I prepped a piece of masa to do a batik like piece and I guess I rushed it as the paper tore and didn't adhere well to the watercolour paper either.  I ended up cutting into smaller pieces that I'll use for practice pieces and chalk it up to experience.  Some things just can't be rushed.  So now I have to start that piece all over again.  Frustrating, as the drawing took awhile to complete.

I used one of the smaller cut offs to play around with a little reef fish painting.  This was a reference from this weekends WDE at WetCanvas, hosted by Lisilk.  She has some amazing shots of aquatic life in the Bahamas.

I've got a line up of images in my head waiting to go onto paper.  Its as if they've been waiting to come out once I was feeling better.  So today I started putting down the bones of some on paper and getting ready to add some colour to them or start some shading.  I played around with a tiny study to see if my idea would work.  This will, I hope, turn into a full sheet drawing.  It seems size does matter, at least in the exhibition world, even though some smaller pieces are both quicker to produce and have less expensive price tags to suit more people's budgets for original art.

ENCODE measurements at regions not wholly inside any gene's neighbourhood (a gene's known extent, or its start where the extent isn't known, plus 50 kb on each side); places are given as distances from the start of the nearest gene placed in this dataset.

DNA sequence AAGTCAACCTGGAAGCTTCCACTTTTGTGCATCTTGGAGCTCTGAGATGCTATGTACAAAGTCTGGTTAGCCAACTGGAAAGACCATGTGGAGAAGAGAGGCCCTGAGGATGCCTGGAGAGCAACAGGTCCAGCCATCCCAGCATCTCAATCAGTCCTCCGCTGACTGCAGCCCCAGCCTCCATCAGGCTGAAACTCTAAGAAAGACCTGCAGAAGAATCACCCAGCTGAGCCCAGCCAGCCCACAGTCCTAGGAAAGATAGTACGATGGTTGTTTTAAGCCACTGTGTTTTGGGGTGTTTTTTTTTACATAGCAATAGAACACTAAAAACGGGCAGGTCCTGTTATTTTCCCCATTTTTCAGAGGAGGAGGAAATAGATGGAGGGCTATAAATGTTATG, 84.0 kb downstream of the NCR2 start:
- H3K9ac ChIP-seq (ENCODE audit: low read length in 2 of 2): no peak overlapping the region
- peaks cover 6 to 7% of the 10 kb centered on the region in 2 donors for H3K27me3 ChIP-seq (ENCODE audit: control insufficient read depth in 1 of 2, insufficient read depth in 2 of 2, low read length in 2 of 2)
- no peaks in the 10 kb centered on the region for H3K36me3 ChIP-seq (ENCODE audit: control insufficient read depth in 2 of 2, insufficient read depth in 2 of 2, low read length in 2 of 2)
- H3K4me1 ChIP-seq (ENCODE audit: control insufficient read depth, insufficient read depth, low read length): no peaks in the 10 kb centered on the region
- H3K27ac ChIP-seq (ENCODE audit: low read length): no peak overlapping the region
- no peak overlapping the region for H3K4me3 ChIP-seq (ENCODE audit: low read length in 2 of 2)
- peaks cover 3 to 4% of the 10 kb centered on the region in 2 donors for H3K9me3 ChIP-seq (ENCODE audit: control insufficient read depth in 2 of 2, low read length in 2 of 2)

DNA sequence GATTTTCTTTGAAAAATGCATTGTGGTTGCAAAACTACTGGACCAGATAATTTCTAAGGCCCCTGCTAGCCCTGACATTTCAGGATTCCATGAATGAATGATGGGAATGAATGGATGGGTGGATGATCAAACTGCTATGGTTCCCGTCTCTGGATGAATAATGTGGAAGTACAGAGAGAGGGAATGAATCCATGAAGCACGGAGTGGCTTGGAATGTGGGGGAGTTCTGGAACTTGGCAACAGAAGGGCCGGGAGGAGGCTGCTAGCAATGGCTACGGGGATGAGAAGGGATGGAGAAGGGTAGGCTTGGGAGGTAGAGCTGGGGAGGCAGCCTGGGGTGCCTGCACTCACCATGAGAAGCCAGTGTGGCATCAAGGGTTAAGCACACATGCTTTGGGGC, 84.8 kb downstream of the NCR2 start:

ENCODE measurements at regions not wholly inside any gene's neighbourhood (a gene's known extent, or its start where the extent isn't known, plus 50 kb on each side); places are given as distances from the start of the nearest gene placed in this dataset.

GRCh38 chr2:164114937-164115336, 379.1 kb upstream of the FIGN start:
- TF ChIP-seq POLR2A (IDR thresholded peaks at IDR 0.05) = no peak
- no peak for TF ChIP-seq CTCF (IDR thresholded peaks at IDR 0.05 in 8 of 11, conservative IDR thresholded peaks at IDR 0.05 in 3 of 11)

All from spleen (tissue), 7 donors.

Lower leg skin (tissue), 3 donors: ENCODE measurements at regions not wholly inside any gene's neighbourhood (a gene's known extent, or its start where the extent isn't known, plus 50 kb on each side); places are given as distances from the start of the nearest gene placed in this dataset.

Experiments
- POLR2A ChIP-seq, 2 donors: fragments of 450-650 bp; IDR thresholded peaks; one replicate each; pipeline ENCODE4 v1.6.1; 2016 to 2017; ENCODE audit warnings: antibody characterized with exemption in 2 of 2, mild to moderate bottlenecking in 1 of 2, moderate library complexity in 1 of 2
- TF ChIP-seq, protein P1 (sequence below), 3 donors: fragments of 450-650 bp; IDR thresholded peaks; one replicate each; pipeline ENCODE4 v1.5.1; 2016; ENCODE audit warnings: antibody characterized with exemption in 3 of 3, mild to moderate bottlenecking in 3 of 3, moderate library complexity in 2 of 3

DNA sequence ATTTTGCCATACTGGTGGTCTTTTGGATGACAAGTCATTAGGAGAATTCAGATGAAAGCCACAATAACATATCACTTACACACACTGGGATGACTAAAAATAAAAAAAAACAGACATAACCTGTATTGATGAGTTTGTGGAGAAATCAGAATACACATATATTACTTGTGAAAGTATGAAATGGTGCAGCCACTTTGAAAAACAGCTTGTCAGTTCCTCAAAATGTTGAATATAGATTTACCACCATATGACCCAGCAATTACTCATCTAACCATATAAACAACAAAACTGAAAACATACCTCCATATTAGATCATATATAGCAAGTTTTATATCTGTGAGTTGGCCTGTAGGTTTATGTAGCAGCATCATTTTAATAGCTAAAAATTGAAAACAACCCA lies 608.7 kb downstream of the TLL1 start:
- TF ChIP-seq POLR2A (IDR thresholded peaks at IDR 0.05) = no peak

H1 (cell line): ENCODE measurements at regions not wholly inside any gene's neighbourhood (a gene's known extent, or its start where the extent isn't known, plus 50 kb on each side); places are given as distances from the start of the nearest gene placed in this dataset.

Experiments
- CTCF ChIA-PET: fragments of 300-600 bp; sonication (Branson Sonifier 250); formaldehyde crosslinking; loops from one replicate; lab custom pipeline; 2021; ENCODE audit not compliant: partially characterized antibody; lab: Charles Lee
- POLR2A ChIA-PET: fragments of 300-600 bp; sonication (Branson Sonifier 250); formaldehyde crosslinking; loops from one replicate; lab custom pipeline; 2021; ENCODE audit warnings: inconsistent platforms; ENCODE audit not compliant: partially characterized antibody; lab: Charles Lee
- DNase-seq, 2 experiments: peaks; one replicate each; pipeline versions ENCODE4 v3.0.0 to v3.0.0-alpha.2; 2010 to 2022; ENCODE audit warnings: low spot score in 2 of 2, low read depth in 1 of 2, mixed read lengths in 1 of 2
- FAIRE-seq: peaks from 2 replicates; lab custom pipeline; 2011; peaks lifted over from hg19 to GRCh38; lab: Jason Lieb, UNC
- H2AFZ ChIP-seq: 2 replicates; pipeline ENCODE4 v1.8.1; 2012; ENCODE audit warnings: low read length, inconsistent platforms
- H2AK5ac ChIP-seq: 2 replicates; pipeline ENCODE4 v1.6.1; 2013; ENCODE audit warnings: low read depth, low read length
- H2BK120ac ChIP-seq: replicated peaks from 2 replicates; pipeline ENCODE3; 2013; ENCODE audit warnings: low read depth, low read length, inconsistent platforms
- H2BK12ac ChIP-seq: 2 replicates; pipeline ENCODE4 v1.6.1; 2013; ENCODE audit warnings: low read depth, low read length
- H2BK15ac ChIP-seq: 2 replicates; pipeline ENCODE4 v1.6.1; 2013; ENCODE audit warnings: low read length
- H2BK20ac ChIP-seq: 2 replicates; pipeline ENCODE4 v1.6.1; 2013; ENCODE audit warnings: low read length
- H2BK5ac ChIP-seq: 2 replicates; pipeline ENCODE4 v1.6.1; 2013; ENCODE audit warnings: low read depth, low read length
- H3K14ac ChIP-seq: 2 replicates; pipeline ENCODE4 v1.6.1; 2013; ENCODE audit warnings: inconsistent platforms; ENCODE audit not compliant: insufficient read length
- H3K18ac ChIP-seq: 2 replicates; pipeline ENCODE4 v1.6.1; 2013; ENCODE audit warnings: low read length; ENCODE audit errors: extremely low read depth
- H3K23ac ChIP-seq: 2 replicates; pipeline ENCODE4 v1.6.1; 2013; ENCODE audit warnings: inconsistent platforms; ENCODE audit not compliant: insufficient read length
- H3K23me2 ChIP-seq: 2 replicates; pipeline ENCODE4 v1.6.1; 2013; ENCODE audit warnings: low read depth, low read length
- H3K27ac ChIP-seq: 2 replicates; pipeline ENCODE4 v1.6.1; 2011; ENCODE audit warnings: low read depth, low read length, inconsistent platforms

Ripple study 4 x 4

I'm nearly at the end of the Masai portrait that I've been working on.  I set it aside today on my burgeoning drawing table.  I so need more room to store pieces.  I need to work on my takeover plan for the room next to me, just to get pieces off the drawing table and into storage.  I have completed works, works in progress, works that are perpetually in progress and lost souls.  All need a home that preserves them but keeps them accessible.

Yeah, I know, it horrifies the purists out there with wonderful storage and filing systems, but nothing is damaging anything else, they're just sitting and waiting.  But it would be nice to have my drawing table back!